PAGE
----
Any Human Resources department will tell us that documentation is essential before (or to avoid) legal action. Even if no immediate action is required, there are situations when a manager should take note of a problem. For example, a colleague makes an inappropriate remark or even your manager. Suppose the manager needs to escalate the situation or provide tangible examples for a performance evaluation. In that case, a notebook can be a valuable and informal record of happenings.
- How can we improve the workplace/productivity?
Many employees have a fantasy about how their team or department should operate. It can be challenging for them to adjust to the realities of putting their initial ideas into action when they first take on the burden of leading that team. A diary is a terrific way to work through that dissonance and establish mature methods that will help the team achieve its goals in the long run, not just in the short term. After a few months, many managers learn there's much more to the job than they first thought. This can help them feel in the shoes of their employees. Often, articulating the problems they're having will assist them in coming up with new ideas.
- What is your thought process behind a decision?
When a manager or an employee documents their thought process leading up to a significant decision, there is a better probability that the choice will be sound. Having spent time in a private notebook weighing numerous possibilities and perspectives before taking action builds confidence. A diary also functions as a natural feedback system. The author can take a step back and consider their own decisions. This alone has the potential to accelerate organizational growth enormously.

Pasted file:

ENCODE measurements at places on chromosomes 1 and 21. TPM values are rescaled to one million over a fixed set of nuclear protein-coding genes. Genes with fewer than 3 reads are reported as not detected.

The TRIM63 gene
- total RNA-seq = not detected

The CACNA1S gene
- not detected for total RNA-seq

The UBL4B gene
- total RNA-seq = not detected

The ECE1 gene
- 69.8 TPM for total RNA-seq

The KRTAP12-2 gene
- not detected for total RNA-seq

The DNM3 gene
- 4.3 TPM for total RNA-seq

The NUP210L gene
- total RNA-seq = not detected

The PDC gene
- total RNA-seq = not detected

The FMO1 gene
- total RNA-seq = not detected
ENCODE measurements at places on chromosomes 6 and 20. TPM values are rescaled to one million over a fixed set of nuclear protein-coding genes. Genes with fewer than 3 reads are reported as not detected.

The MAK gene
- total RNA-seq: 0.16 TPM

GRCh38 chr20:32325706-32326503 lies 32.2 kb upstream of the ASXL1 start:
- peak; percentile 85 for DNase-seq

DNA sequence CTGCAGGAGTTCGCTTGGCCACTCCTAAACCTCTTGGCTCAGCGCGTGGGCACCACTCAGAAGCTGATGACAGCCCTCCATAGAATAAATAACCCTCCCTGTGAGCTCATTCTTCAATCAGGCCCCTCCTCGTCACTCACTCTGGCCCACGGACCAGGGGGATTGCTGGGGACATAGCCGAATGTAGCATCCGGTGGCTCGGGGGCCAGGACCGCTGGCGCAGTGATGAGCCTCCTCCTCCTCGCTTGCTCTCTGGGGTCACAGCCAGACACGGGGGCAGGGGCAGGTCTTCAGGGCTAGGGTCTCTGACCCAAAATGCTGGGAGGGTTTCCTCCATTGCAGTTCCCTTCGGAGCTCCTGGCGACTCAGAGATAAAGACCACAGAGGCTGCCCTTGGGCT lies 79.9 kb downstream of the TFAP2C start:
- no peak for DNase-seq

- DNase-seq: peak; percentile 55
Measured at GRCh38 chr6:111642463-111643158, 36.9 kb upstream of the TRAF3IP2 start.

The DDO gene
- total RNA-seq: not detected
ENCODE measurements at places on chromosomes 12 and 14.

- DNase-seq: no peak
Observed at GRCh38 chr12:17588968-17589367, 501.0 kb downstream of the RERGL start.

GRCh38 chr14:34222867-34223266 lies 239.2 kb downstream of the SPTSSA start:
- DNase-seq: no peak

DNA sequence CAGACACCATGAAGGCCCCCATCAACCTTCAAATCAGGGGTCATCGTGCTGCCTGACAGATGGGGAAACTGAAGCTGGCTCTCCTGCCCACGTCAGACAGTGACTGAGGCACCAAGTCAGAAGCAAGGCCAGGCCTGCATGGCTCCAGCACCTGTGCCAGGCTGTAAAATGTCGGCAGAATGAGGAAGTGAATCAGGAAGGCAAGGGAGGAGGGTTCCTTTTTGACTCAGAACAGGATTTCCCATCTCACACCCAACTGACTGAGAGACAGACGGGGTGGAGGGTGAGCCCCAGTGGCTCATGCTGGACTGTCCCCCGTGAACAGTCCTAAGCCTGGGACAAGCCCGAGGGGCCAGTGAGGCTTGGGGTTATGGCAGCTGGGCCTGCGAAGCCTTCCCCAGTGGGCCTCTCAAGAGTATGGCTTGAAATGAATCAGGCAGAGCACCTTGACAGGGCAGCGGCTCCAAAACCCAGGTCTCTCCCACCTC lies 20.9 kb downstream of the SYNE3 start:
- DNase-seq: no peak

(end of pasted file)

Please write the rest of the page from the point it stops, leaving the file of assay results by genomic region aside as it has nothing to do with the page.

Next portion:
Your Daily Online Journal
Journaling with a traditional notebook and pen is fine, but a digital platform provides more features. It gives you a better understanding of what you've accomplished and where you want to go. To make the journaling experience more gratifying, you can also insert photographs from your phone or updates from your social network feeds. When you add in reminders and the option to search your diary entries, it's practically a no-brainer to keep a digital journal.
That's why we recommend using JournalOwl as your company's preferred platform to pen down their daily thoughts. It's free and has a calming and straightforward interface that will allow you to journal on the go. It doesn't matter if you have a busy schedule. With JournalOwl, you won't feel like your lacking behind on your daily journaling tasks. So what are you waiting for? Sign up and boost your morale at work!
JournalOwl is not intended to be a substitute for professional advice, diagnosis, medical treatment, medication, or therapy. Always seek the advice of your physician or qualified mental health provider with any questions you may have regarding any mental health symptoms or conditions. JournalOwl is not authorized to make recommendations about medication or serve as a substitute for professional advice. You should never disregard professional psychological or medical advice, or delay in seeking treatment, based on anything you read on JournalOwl’s website or platform.